The Rotary Club of Ann Arbor is making a $250,000 contribution to the city of Ann Arbor for a major new “universal access” playground at Gallup Park, to celebrate the club’s centennial anniversary in 2016. A presentation about the project was made at the Jan. 28, 2014 meeting of the Ann Arbor park advisory committee meeting.
Colin Smith, the city’s parks & recreation manager, described a universal access playground as one that exceeds the requirements of the Americans with Disabilities Act (ADA). It aims to create environments that can be used by all people. There are about 80 playgrounds in Ann Arbor, but none are universally accessible, he said, calling it a “huge shortcoming” for the parks system. In part that’s because the design and equipment for this type of playground is more expensive. The playground will include ramps, color-contrasting structures, wider bridges and walkways, and playground equipment that makes it easier for children with wheelchairs to use, for example.
The total cost of the 5,000-square-foot playground is estimated at $500,000. Smith noted that the existing, smaller playground at Gallup needs replacement and is already included as a project in the city’s capital improvements plan (CIP).
In addition to the Rotary funding, the city would contribute $100,000 to the project. It’s hoped that some of the remaining funds would be provided by a grant from the state’s Dept. of Natural Resources grants management program. Also at its Jan. 28 meeting, PAC unanimously passed a resolution recommending that the city council direct the city administrator to apply for the grant. The deadline for the current grant cycle is April 1, 2014. Although no amount has yet been specified, Smith said it’s likely that the grant application will be for the balance of the project – $150,000.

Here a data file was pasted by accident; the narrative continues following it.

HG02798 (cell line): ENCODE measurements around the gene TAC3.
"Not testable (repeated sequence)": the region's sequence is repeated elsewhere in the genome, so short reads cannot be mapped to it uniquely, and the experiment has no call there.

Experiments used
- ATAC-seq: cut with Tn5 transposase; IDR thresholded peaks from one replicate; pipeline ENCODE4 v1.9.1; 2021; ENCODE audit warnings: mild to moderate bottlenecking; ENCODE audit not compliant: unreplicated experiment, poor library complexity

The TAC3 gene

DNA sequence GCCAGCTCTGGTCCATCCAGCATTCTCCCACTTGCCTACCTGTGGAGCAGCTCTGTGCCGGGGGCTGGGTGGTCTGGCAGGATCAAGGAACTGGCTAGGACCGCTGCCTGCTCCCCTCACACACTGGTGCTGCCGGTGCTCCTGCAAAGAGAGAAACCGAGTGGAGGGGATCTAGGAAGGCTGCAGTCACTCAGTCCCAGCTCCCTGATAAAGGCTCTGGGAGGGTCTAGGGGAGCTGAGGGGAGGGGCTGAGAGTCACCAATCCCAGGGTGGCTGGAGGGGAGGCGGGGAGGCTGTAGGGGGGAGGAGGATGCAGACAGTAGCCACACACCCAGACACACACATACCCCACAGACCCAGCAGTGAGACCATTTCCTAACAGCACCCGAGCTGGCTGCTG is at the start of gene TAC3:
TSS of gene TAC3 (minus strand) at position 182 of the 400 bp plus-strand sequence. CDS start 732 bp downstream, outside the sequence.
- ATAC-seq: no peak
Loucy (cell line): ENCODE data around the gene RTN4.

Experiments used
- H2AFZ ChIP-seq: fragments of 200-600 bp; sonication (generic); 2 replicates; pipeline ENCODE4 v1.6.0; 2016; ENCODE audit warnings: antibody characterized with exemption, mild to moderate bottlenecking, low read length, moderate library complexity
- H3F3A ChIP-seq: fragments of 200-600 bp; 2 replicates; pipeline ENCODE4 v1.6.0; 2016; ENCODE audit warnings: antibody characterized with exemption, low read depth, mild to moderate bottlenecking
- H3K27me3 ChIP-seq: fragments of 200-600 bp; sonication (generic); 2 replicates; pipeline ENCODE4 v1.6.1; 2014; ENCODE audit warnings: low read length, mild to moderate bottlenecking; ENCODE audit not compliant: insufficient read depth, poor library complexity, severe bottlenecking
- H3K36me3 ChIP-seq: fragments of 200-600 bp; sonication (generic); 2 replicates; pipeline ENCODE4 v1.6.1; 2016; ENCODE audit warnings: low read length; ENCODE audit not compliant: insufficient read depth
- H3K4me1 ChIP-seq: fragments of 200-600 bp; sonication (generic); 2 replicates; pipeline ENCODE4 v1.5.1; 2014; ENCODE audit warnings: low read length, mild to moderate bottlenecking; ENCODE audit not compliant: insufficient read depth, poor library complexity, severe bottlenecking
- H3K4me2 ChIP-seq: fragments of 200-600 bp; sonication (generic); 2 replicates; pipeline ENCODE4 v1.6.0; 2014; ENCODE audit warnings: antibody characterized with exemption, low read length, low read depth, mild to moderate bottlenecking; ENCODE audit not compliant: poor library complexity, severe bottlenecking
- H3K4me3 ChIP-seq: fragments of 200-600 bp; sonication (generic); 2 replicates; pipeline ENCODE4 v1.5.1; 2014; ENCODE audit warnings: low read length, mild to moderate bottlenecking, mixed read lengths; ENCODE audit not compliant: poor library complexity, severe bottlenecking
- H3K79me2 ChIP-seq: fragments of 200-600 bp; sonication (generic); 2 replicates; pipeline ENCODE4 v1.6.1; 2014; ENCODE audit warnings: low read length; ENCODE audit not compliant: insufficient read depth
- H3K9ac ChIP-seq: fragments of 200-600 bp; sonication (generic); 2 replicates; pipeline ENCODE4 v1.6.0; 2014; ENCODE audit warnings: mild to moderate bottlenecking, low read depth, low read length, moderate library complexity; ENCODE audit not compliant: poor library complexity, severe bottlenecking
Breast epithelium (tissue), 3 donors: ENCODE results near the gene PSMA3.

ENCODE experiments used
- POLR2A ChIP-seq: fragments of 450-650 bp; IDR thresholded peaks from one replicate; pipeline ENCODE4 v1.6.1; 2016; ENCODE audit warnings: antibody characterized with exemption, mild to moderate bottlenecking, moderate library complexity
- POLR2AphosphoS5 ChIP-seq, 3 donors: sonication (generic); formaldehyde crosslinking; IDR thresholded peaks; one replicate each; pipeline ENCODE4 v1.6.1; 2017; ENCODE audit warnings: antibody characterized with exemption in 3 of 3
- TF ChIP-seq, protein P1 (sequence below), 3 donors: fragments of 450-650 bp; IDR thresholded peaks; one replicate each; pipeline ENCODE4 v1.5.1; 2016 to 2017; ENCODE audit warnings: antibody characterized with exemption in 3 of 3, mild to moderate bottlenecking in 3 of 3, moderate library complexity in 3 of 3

Two Rotary representatives attended the Jan. 28 meeting to help describe Rotary’s role in the project. Bob Buckler, a Rotary director and chair of the group’s centennial committee, told commissioners that in general the Rotary’s primary focus is on supporting children, by funding scholarships, Washtenaw Success By Six and other programs. That’s why the universal access playground is so appealing as a way to celebrate Rotary’s centennial, he said. Buckler indicated that fundraising for this project has already begun.
The new playground is anticipated to be open by Labor Day of 2016.
This brief was filed from the second-floor council chambers at city hall at 301 E. Huron. A more detailed report will follow: [link]